Twenty-five years ago, Angie Patel was working the front desk of a small hotel she and her husband Bob owned in Hannibal, Missouri. It was the middle of the night, and a stranger came looking for a room. The man mentioned how hard it was to find a vacancy in nearby Burlington, Iowa, and it got Angie thinking. A short while later, excited, she woke her husband to tell him about the conversation. Soon after, they sold their Missouri hotel and built a Comfort Inn in Burlington.
Fast-forward to today, and the Patel Family owns what is becoming one of the nation’s fastest-growing hotel portfolios. Their company, Hawkeye Hotels, owns and manages 50 properties in 14 states, and the family has partnerships in 30 other hotels.
It all started in the early 1980s, when Bob and Angie Patel emigrated from Gujarat, India, and saved $20,000 to buy an 18-unit motel in a small Arkansas town. Bob, only 23 at the time, renovated the distressed property himself and worked around the clock to make it profitable again. Angie ran the books and did all the housekeeping, often turning over all 18 rooms alone. “It was a perfect fit for my parents because it didn’t require excellent English skills or a specific developed skill set other than the will to work hard and learn,” says Raj Patel, Hawkeye’s current vice president of development.
The Patel siblings, Raj, Sajni, and Ravi, were all raised in hotels. “I lived in a Comfort Inn for the first 10 years of my life, and we’ve all learned the business the same way our father did: from living and doing it,” Raj says. Although he heads development and manages the family’s construction company, the youngest Patel has no formal training. Instead, his education has come from a lifetime in the hotel industry.
When he was 10, he would race his brother and sister to deliver soap or towels to any hotel guest who called the front desk. When he was 13, he was sitting in on meetings with lawyers and accountants and reading PNL statements. “We all have a sense of passion that you can’t really have if you don’t live and breathe this business,” he says. “Schools might teach you how to build a commercial building, but you don’t learn how to align what you know to build specifically for your own company. Those are the intangibles that you only learn by growing up in the business.”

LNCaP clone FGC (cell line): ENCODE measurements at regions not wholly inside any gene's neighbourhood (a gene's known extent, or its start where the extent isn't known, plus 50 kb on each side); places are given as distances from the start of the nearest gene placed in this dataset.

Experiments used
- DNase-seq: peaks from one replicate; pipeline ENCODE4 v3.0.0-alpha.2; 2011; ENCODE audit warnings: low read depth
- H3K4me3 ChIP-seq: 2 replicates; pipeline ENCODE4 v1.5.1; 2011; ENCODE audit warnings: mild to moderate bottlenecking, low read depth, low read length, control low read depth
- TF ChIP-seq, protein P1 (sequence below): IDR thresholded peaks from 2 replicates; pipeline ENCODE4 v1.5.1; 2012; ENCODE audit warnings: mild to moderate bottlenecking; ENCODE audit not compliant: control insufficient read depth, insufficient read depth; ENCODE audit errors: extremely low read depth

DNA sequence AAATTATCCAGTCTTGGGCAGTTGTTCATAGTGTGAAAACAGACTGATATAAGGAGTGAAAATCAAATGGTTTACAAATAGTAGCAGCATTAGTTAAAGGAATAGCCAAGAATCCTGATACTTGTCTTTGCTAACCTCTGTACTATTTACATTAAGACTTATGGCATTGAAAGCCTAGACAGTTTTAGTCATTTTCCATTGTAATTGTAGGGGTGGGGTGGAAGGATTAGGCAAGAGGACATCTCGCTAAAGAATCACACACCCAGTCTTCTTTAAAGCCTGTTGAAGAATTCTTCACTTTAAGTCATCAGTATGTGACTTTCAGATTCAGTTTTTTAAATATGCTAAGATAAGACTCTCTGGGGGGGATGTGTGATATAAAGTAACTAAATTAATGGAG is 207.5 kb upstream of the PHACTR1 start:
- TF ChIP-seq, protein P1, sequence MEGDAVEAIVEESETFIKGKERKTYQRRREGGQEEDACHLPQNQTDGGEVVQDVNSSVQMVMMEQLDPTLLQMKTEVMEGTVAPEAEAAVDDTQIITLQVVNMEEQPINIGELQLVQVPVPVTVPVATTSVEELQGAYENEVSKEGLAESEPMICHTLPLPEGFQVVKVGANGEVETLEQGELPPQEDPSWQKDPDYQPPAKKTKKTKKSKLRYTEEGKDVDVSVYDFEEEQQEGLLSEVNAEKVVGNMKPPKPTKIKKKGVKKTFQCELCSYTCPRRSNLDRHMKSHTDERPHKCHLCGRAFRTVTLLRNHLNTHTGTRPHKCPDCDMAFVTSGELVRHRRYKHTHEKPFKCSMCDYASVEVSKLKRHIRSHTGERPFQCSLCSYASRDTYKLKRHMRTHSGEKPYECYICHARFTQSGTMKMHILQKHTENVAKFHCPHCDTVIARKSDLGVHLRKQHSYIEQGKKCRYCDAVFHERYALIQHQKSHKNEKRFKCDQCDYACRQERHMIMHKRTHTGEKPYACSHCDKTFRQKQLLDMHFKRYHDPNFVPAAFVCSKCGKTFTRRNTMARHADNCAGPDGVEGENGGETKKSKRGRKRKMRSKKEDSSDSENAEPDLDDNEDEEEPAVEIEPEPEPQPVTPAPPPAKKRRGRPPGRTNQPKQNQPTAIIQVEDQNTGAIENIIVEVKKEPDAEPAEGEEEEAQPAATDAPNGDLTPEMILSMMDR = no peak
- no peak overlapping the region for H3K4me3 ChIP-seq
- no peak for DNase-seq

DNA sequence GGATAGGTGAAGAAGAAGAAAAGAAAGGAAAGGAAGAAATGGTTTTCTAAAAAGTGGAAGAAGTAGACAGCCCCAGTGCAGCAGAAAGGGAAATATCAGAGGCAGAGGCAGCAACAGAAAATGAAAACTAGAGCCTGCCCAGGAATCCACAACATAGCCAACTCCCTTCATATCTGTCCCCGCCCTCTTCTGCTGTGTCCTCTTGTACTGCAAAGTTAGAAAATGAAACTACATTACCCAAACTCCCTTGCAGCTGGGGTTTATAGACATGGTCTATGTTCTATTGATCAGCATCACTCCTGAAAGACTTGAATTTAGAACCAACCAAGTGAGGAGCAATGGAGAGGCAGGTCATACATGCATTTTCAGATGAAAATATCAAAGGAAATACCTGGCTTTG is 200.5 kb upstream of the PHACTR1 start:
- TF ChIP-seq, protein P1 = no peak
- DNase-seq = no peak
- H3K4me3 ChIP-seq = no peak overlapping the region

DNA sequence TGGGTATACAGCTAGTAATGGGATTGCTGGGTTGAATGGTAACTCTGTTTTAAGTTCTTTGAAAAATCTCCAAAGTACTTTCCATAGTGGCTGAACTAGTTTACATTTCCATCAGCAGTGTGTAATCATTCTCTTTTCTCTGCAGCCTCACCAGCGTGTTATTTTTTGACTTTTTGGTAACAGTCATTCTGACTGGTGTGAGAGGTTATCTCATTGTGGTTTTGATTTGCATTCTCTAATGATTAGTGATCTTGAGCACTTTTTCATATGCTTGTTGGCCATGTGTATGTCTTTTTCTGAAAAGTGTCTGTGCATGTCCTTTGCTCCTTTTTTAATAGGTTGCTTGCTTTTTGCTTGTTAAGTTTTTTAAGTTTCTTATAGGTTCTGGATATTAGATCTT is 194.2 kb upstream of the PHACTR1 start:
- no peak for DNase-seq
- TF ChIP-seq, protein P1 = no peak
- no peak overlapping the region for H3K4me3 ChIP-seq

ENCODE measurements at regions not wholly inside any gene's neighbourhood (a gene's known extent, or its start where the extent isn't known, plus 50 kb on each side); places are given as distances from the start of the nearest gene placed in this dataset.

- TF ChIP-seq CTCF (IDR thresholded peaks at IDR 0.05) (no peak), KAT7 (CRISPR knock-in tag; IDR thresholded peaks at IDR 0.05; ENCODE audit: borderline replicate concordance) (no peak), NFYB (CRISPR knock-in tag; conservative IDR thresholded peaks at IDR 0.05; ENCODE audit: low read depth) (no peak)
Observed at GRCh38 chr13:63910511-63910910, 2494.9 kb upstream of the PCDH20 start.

At first, the Patels grew Hawkeye slowly, but that changed in 2009. Then, the company had about a dozen hotels but maintained a corporate staff of just three. Bob Patel, who had become Marriott’s first minority franchise owner, had just built three Hilton hotels and bought two more before selling them all to an REIT at a premium two years later. Then the recession hit, and while it devastated the industry, Hawkeye found itself in an interesting position. Other companies were struggling, but the Patels had cash on hand and could buy for $0.40 on the dollar or build for $0.60.
“We were well capitalized and had the ability to underwrite on deals very quickly,” Raj says, adding that healthy relationships with lenders helped his company close deals. During the recession, Hawkeye went from 12 to 30 hotels, and from there, the company made another sale that catalyzed a second growth spurt. During that time, it went from employing a few hundred to more than 2,000 associates, and today the Patels are able to buy between 5 and 10 hotels on retained earnings as they build a healthy portfolio of company-managed properties. In the state of Iowa alone, Hawkeye has a multibillion-dollar influence.
Now, Raj is 23, like his dad was when he bought his first hotel, and together they’re tackling an important company project in Iowa known as Hotel Fort Des Moines. The iconic landmark hotel, built in 1919, once hosted 12 presidents and many top celebrities but has deteriorated in recent years and now has an average occupancy in the teens. Raj, who happened along the building while driving, set up a lunch with the previous owner, Jeff Hunter, and later worked out a deal to acquire the property. Hunter, who had owned the hotel for 40 years, was relieved to find a developer interested in restoring Hotel Fort Des Moines to its former glory.
“Most interested parties wanted to convert it into apartments or tear it down, but I have a vision of reclaiming its place in history for the next 100 years to come,” Raj says. Hawkeye is the hotel’s fourth owner since its opening.
Although several other developers walked away—and industry peers told them it couldn’t be done—the Patels remained unfazed and finalized a contract in 2014. “Everyone told us we could never do it on our budget, but every milestone we’ve reached in the company has been because someone told one of us that something couldn’t be done,” Raj says.
This summer, Hawkeye will close the property and perform a full rehab, including updates to all mechanical, electrical, and plumbing elements. When Hawkeye halts the hotel’s operations for the rehab, it will be closed to guests for the first time in its history. Workers will remove and replace all walls from floors 3 to 11 while preserving historical elements such as the lobby and the grand ballroom on the first and second floors, respectively. The original 250,000-square-foot property had 235 rooms, but it will reopen with 260 after its third-floor offices are converted into guest rooms. The property is on target to open in late 2016.